Leo Kaiser is rich, he has everything he can wish for: money, a beautiful wife, MiMi, a beloved son, a successful business. Nevertheless, there is a certain guilt that he has been carrying around all his life: he was responsible for his best friend Xeno’s accident when they were kids. Is this the reason why Xeno has an affair with his wife and is the father of MiMi’s unborn child? MiMi and Xeno as well as his business partner Paulina try to make him see reality again, but Leo is stubborn and blinded by his anger. His rage finally leads to the catastrophe: his best friend gone, his son dead, his wife divorced and his daughter missing. Apart from his money, Leo has lost everything. On the other side of the world, Perdita grows up with a loving father and a caring older brother. She lives eighteen years not knowing what had happened to her real, biological family. When she meets the love of her life, suddenly, all the pieces match and add up to a completely new picture of her life.
The Gap of Time is part of the Hogarth Shakespeare series and Jeanette Winterson has created a cover form of the bard’s comedy The Winter’s Tale. The author stuck quite close to the original: we have King Leontes – now Leo, king of a business imperium called Sicily; Hermione, his beautiful wife has become lovely singer MiMi; Polixenes, Leo’s childhood friend and later enemy shows up as Xeno; his son Florizel is now represented as Zel; the noblewoman Paulina who secretly holds the reins in both stories; and Shep(herd) and his son Clo(wn) who raise Perdita, the lost daughter. The plot itself has been placed into the computer game world of London and a bit refreshed to give the impression of a modern story. Albeit the story is known and the happy-end could be expected, I enjoyed the novel because Jeanette Winterson has a virtuous way of using language creating humorous and sharp puns and she does not refrain from openly alluding to Shakespeare himself. The comedy is downright entertaining from the first to the very last page and she absolutely managed to create characters who can surprise us, even though we are quite familiar with them, and seem to be authentic and imaginable as real persons.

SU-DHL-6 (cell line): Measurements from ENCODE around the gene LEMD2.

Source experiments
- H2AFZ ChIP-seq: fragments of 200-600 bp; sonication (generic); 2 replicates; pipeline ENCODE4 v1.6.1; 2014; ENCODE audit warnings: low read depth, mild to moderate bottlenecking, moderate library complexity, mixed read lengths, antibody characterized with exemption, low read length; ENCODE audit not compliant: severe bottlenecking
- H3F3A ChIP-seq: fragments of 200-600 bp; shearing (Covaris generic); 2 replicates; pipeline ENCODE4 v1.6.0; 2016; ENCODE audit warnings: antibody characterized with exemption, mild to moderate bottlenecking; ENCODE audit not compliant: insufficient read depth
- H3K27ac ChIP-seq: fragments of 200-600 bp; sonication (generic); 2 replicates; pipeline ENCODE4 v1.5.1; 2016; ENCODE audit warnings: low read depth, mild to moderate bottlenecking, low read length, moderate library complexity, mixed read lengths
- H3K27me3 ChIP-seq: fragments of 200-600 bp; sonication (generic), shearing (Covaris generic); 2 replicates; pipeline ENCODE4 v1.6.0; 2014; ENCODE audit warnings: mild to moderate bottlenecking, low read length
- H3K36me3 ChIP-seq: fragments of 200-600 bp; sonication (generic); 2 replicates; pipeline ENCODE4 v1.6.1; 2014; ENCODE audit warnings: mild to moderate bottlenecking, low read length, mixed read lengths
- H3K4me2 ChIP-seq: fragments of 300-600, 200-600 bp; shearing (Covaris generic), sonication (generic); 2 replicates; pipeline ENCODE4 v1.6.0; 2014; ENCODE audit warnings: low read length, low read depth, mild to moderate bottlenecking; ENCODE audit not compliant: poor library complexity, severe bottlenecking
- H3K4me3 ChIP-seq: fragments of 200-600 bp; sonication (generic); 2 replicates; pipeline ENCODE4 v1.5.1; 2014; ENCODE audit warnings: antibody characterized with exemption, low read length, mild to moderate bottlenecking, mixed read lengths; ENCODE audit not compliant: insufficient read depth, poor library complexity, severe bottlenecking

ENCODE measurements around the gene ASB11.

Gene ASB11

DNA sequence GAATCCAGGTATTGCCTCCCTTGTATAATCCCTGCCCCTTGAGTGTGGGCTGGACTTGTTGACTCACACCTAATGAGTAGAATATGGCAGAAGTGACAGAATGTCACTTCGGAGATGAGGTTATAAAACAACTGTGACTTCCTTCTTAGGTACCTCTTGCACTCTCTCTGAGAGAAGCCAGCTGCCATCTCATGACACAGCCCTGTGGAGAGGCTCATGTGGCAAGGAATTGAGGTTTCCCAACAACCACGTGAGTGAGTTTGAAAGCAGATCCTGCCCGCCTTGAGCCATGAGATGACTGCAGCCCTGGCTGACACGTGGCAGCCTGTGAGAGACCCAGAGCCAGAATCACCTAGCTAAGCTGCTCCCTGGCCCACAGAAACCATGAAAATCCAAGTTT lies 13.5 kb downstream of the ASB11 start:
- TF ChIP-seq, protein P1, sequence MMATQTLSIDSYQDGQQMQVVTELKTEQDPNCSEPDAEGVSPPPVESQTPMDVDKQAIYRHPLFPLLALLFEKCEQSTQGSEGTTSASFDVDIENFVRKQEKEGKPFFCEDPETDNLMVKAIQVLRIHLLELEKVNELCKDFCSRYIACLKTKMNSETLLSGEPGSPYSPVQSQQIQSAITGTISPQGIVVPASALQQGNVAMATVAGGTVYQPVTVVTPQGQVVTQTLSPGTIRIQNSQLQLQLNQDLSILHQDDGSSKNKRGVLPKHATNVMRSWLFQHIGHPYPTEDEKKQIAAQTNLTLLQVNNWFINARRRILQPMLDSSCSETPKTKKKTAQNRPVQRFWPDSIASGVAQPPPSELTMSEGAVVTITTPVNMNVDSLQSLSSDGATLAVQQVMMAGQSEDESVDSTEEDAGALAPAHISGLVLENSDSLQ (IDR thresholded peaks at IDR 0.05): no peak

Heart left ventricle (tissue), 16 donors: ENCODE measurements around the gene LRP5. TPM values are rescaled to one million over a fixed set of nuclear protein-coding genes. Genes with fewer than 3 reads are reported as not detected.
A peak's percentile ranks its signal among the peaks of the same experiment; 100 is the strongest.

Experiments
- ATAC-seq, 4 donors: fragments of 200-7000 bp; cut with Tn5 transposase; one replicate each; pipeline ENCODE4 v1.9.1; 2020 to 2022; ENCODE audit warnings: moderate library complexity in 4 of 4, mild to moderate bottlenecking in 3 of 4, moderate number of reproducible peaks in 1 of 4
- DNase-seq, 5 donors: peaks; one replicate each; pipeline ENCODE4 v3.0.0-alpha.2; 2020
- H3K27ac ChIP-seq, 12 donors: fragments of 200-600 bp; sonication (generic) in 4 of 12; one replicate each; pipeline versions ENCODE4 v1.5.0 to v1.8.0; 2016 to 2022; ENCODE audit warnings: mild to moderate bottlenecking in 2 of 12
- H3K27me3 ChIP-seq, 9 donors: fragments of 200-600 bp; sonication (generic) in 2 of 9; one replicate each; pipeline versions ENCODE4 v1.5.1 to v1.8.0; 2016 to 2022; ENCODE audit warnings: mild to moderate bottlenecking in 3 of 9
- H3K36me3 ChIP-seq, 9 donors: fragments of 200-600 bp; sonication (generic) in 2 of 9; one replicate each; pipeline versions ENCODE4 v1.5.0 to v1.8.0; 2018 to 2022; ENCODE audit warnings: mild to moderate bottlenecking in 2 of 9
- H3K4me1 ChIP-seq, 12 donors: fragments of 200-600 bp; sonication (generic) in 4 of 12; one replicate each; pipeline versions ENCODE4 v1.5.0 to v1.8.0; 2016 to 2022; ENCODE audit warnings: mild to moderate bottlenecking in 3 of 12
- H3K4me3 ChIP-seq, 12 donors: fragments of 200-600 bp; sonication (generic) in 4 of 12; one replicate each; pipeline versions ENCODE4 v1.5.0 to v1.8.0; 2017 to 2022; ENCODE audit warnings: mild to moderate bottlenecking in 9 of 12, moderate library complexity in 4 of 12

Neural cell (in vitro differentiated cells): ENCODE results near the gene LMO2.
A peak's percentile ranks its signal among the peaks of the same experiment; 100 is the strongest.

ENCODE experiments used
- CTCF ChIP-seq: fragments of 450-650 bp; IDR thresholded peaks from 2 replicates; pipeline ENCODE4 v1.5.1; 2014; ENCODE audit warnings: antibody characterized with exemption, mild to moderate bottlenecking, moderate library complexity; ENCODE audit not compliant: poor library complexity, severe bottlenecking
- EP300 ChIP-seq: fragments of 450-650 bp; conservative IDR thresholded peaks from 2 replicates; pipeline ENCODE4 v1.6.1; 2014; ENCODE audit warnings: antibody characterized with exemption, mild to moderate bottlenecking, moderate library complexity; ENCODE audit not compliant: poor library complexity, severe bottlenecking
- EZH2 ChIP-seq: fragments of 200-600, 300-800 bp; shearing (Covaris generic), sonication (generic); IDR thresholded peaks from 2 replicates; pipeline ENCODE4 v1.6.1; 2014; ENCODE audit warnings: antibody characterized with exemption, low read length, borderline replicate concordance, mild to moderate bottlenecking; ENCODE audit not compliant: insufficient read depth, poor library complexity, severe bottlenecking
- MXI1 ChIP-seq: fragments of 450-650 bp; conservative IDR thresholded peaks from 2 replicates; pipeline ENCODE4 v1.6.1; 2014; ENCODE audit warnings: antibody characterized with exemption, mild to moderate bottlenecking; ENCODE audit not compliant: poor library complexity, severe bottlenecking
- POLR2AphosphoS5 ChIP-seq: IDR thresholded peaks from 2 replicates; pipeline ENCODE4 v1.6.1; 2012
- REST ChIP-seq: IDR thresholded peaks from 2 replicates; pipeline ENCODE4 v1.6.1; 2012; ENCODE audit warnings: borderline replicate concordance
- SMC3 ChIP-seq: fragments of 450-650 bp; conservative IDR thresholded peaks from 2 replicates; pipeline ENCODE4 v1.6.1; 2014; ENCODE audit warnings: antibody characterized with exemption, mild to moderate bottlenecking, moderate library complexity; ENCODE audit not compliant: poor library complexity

Again, we can see also in this novel that Shakespeare’s plays can easily stand the test of time. Quite obviously, we have not developed any further during the last 400 years and are still governed by basic emotions such as love, pride, anger, desire, sadness and fear. Those universal sensations can easily be transferred to other places and times and do not lose any of their impact on human behaviour. One really has to congratulate the people behind Hogarth Shakespeare for picking gifted authors who make something new by respecting all that Shakespeare stands for. I am really looking forward to Jo Nesbo retelling Hamlet and Tracy Chevalier on Othello which both are to published in 2017. which both are to be